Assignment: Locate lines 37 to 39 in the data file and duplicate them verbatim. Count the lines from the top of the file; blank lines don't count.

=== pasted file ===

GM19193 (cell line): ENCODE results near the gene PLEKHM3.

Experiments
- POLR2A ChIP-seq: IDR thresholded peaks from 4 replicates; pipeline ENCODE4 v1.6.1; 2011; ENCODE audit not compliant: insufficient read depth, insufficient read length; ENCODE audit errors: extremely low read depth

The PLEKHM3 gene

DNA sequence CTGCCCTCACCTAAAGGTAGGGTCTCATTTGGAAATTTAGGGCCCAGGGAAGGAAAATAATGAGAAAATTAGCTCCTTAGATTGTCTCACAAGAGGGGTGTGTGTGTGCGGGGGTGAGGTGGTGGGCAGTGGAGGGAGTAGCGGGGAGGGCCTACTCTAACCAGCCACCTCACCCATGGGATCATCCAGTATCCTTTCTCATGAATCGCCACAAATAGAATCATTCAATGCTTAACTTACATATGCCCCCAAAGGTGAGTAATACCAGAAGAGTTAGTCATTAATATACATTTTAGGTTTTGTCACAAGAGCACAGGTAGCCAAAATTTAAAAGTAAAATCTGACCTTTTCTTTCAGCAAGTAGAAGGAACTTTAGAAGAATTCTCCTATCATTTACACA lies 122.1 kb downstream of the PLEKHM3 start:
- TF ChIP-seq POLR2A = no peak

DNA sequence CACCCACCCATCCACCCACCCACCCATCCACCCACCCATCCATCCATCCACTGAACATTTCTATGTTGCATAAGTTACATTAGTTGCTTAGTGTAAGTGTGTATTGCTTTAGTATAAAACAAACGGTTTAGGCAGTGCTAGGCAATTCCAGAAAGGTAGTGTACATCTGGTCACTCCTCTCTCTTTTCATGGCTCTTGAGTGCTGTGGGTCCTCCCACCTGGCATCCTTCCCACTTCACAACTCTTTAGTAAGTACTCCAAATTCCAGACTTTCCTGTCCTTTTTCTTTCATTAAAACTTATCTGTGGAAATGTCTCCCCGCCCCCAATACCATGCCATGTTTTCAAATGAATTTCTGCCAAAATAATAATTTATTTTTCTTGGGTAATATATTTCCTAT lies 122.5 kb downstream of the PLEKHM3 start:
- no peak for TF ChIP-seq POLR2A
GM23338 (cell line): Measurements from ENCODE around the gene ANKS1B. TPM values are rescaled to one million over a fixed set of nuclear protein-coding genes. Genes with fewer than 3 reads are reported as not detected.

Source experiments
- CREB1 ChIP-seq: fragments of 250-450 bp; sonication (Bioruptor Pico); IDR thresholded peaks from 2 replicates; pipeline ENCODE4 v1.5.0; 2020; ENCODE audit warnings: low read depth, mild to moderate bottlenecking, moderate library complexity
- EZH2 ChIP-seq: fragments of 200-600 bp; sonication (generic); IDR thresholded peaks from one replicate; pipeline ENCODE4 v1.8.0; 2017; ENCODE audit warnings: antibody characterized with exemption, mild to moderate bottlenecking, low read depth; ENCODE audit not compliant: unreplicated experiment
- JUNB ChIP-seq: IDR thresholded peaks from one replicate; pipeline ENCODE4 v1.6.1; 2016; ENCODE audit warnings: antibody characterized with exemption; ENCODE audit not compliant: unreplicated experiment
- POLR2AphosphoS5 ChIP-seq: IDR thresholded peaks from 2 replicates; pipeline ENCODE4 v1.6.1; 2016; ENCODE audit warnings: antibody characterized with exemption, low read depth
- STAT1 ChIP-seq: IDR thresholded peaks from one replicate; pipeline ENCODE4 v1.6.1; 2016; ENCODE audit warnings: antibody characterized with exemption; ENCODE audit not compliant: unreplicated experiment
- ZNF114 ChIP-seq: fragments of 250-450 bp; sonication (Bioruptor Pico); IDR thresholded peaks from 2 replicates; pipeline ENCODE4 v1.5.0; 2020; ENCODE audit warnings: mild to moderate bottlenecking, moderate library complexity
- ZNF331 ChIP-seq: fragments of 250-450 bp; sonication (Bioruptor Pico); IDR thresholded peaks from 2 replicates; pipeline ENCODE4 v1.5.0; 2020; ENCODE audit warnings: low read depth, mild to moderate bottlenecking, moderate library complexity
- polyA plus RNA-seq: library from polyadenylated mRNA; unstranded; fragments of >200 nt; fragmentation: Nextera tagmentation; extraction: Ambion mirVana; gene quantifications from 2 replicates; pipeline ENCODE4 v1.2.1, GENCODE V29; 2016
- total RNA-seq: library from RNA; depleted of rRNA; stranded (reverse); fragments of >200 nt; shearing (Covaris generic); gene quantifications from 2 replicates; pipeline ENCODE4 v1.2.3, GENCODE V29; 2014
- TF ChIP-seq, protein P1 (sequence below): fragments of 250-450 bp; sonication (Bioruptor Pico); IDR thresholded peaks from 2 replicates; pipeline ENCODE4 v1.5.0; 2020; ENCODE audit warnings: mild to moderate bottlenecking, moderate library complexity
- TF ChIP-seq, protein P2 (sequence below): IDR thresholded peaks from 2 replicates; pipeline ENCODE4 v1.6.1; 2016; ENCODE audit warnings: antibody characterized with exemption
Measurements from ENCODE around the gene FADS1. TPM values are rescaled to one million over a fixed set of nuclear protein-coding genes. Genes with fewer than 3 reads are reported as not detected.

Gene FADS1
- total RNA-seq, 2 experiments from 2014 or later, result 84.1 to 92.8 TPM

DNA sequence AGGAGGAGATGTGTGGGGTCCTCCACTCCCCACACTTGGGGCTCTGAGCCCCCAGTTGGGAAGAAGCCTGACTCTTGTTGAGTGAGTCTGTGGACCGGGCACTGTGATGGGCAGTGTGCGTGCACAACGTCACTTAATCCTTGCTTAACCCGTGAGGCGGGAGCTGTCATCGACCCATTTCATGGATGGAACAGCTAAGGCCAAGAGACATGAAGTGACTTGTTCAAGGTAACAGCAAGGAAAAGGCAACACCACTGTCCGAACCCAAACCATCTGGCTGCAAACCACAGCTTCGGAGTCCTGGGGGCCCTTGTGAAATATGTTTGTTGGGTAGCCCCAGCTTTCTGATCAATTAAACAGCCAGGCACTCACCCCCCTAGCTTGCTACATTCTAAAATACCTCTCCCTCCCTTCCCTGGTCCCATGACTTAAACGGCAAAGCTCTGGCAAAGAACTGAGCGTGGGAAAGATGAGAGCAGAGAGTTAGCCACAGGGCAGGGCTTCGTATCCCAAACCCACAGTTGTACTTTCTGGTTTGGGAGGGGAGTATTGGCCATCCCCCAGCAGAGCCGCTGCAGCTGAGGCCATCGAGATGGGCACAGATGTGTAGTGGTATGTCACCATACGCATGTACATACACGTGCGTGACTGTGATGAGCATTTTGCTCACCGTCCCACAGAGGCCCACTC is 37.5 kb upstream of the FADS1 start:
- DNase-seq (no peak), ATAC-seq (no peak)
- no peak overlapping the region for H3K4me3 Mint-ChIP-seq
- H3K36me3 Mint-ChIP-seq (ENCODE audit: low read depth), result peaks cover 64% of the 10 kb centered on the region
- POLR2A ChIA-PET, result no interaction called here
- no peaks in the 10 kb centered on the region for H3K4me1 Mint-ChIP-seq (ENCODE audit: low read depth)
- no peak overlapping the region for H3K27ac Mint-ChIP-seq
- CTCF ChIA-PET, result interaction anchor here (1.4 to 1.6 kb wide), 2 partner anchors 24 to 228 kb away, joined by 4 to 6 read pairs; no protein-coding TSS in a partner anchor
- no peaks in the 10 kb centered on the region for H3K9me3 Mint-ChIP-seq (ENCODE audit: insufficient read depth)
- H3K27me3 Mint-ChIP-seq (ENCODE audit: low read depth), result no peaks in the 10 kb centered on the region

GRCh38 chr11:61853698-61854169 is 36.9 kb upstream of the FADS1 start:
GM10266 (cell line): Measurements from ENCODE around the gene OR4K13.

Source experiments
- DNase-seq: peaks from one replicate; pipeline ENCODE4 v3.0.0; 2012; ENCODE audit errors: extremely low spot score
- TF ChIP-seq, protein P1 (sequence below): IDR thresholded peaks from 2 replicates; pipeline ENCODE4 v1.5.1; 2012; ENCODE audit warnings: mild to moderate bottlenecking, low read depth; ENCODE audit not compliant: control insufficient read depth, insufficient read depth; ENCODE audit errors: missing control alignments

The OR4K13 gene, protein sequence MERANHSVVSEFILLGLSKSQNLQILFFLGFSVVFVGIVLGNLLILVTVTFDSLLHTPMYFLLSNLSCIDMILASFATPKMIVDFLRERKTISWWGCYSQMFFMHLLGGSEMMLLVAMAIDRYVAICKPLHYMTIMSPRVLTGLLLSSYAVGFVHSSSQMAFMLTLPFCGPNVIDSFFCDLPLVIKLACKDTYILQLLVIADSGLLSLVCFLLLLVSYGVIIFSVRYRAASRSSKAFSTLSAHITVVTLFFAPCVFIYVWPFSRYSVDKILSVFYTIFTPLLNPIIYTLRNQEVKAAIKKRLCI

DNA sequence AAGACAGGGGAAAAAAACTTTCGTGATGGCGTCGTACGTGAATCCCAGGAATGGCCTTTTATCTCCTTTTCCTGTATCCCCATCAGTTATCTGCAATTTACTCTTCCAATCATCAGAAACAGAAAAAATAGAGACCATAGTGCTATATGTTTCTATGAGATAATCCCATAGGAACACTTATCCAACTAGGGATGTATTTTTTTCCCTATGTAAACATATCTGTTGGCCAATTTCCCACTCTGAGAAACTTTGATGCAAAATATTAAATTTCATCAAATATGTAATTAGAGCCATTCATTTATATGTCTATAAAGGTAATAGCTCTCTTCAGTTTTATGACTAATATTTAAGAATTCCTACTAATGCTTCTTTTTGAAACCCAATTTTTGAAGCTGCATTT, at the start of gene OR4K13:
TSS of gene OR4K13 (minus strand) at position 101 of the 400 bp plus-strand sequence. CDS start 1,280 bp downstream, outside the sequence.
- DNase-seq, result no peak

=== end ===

Source experiments
- DNase-seq: peaks from one replicate; pipeline ENCODE4 v3.0.0; 2012; ENCODE audit errors: extremely low spot score
- TF ChIP-seq, protein P1 (sequence below): IDR thresholded peaks from 2 replicates; pipeline ENCODE4 v1.5.1; 2012; ENCODE audit warnings: mild to moderate bottlenecking, low read depth; ENCODE audit not compliant: control insufficient read depth, insufficient read depth; ENCODE audit errors: missing control alignments